We went off to anchor close to Oranjestad and right by the airport since Anders sister were arriving in a couple of days to visit for 2 weeks. One good thing about Aruba they have cheap direct flights from Sweden. there were only 2 other cruising boats there so definitely not crowded.

We checked out the town the next day and continued walking by the water or at least by the main road. We were going to check out a bigger supermarket to do some shopping. But the first supermarket was closed for ever and the second one was one of the strangest one we ever been to. They had a huge place with a lot of shelves but almost no stuff in there. Instead of stacking canned food behind each other to get as much as possible on the shelves this was the opposite. A whole shelf of a meter was filled up with maybe 5 cans instead. The whole store was the same. Felt a little like the apocalypse was on its way here.

We bought a couple of things anyway and headed across the road to the beach were there was some big happening. It was court after court of beach tennis. So they had maybe 40 courts for a big world championship tournament. But it was an open tournament so there were people of all levels playing everywhere. We sat down for a while in the big arena watching a game of doubles of some of the world’s best players apparently. It was nice and a bit surprising finding it there. Then we headed of finding a normal big supermarket and then walked back home to the boat.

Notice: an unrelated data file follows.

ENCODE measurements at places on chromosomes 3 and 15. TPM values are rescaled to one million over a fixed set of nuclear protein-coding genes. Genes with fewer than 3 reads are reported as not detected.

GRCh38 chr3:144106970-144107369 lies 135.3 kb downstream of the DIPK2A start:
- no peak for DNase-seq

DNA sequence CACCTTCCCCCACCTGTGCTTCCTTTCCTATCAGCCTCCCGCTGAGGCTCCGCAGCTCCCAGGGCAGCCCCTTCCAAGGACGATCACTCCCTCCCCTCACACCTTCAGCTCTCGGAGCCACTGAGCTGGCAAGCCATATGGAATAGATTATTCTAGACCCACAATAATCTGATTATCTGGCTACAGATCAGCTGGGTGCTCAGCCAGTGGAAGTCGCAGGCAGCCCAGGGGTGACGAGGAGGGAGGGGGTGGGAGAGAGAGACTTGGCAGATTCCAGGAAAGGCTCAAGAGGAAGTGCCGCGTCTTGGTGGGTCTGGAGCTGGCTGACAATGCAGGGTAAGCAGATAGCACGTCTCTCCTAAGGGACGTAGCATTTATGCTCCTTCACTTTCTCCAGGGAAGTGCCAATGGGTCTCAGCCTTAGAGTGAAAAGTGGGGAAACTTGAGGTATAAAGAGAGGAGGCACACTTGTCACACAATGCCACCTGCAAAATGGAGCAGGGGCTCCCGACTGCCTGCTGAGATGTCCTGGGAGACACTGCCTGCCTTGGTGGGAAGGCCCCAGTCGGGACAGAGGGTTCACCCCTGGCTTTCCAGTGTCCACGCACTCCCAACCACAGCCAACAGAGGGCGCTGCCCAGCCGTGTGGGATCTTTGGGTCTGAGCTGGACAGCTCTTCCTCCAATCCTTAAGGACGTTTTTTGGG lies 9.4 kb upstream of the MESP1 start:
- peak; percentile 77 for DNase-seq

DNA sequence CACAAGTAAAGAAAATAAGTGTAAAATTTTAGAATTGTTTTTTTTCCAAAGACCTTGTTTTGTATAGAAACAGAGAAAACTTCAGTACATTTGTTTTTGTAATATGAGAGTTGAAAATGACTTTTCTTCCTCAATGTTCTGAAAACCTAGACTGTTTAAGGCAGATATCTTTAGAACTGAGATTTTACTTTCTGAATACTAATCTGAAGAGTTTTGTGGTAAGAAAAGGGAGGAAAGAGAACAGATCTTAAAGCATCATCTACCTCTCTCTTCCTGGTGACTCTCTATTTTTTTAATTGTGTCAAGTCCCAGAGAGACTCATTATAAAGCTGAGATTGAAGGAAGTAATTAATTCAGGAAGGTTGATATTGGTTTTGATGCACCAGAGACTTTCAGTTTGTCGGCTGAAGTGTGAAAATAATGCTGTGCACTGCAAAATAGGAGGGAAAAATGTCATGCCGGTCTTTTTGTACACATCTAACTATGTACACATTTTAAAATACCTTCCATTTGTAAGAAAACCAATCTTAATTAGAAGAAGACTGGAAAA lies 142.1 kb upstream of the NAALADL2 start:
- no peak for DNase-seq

Aruba so far starting out nice even though the beer could have been a bit cheaper.


Bonaire – best diving in the world?